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The cognitive benefits of swimming for babies

 
There are many benefits of introducing your child to swimming whilst they're still a baby, including improved physical development as well as social development – not to mention fun! However, the benefit that is overlooked most often is that of cognition or mental benefits which are incredibly important for the development of children as a whole.
There are many benefits of introducing your child to swimming whilst they're still a baby, including improved physical development as well as social development – not to mention fun!
 
However, the benefit that is overlooked most often (most likely because it is still widely unknown) is that of cognition.

The cognitive benefits are the ‘mental’ benefits, and studies have been emerging to show that these are vast, as well as incredibly important for the development of children as a whole.
 
Studies have shown that physical activity improves the cognitive abilities of people of all ages, and swimming is one area where we can start very young.

When children are in the womb they are swimming for nine months, so having swimming lessons is just continuing to develop that natural affinity.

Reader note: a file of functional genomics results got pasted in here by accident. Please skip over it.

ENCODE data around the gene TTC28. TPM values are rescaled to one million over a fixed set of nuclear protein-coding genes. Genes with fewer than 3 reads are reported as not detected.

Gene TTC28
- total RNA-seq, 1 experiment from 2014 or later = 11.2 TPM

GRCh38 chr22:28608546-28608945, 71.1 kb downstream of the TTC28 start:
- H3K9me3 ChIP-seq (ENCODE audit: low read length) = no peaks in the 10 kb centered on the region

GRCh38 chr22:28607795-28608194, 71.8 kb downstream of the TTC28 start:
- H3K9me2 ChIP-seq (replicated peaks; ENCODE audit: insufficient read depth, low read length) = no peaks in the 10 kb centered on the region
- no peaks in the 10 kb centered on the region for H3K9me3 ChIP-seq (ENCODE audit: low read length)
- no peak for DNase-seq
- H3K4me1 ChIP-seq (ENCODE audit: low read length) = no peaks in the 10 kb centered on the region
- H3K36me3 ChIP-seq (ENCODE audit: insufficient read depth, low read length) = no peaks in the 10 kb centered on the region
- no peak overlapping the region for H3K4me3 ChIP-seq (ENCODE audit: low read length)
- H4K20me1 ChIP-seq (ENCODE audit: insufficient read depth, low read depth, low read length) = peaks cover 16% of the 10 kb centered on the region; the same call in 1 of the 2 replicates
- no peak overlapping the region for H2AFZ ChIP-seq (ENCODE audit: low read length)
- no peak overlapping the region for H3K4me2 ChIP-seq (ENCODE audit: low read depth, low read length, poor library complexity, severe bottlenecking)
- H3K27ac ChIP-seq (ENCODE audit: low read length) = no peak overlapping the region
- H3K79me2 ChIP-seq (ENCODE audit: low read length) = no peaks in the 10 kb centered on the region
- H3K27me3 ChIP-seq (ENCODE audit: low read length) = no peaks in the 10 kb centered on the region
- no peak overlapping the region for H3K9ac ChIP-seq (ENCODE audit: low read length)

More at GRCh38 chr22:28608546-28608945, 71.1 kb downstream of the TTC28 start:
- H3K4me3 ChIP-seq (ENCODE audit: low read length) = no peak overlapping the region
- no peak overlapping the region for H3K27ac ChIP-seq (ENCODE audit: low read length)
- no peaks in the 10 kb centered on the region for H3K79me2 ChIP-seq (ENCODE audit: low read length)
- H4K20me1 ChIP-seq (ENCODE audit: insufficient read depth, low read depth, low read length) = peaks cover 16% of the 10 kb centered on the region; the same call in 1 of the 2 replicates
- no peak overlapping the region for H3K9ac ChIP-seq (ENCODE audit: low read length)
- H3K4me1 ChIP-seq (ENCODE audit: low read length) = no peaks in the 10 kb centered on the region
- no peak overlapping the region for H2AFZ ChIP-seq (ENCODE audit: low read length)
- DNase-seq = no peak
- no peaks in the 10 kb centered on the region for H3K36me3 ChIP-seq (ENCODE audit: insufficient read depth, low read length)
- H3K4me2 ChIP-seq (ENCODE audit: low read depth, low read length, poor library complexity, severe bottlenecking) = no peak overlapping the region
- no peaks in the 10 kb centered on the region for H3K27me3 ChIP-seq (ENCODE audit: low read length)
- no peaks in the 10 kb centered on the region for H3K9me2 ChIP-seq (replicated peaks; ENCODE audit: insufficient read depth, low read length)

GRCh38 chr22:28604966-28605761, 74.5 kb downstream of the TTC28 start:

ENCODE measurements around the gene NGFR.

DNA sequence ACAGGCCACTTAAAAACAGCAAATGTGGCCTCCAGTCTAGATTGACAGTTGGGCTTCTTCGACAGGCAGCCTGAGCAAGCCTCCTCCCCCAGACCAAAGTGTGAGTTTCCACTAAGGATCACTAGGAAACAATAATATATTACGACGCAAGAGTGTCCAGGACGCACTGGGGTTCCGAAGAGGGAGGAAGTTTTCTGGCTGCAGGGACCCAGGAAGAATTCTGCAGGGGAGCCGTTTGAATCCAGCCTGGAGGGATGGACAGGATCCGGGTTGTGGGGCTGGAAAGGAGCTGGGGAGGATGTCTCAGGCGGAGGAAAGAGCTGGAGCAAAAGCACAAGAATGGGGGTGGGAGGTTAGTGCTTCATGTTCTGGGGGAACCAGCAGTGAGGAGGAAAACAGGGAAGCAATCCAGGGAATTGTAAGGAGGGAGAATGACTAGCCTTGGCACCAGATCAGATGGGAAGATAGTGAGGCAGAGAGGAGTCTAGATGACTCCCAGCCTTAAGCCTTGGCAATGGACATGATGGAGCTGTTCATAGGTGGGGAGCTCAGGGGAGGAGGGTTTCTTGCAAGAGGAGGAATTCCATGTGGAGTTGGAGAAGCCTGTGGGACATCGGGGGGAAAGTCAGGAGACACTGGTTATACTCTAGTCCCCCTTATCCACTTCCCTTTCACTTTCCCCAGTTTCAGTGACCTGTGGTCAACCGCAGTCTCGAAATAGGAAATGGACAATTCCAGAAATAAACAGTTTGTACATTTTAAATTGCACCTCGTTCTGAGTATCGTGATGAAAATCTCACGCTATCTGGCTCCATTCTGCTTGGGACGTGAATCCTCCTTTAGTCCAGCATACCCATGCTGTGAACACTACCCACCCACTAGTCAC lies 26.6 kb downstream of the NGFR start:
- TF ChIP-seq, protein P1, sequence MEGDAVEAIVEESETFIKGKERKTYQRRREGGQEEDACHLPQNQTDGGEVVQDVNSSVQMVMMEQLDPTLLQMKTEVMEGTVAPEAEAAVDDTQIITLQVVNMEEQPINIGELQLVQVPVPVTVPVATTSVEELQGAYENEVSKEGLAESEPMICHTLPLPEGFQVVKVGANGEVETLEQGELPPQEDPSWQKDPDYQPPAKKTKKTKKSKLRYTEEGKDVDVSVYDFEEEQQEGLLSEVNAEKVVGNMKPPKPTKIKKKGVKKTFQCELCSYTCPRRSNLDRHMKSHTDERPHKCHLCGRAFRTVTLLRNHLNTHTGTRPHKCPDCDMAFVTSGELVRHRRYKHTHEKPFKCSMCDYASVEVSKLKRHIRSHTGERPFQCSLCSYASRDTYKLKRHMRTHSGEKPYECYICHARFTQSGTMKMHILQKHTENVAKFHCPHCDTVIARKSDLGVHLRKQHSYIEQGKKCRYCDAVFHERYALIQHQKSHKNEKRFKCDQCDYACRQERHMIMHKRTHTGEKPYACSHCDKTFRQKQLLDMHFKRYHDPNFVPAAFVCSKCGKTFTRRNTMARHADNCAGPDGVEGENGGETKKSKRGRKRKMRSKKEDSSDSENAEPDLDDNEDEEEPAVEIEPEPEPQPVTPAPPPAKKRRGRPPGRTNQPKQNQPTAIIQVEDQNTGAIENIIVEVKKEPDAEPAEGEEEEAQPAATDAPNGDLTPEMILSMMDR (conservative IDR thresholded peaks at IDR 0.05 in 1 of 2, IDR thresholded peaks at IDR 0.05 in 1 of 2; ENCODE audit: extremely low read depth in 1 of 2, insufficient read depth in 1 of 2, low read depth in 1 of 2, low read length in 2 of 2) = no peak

Starting in 2009, Griffith University embarked on a large, four year long Early Years Swimming Research Project with 45 swim schools in Australia, New Zealand and the United States.

It was the largest study of its kind, and the preliminary results showed that children under the age of five involved in swimming lessons are more advanced in both their cognitive and physical development than their non-swimming peers.
 
In 2011, researchers in Melbourne reported intellectual and physical benefits from early swimming lessons, with a scientist determining that children who were taught to swim by five years of age had statistically higher IQs.

The research also showed significant physical benefits such as that moving in high water resistance strengthened the children's muscles more rapidly than playing on the floor, because swimming activates more large muscle groups.
 
Recent studies have also shown the amount of a person's movement and exercise affects the size and memory capacity of their ‘hippocampus’. This is the area of the brain primarily associated with memory and learning, showing that through active early movement a child’s brain develops.

Swimming is one of the key movement activities that can assist in stimulating brain development, and the bonus is that you can start you baby early – even as young as two months!
 
It is true that the most important thing that children learn through swimming lessons is to be safe around water, but the benefits for their development in terms of learning are also huge.
 
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Source: This article was written by Northern Arena. Call 09 421 9700 for more information.
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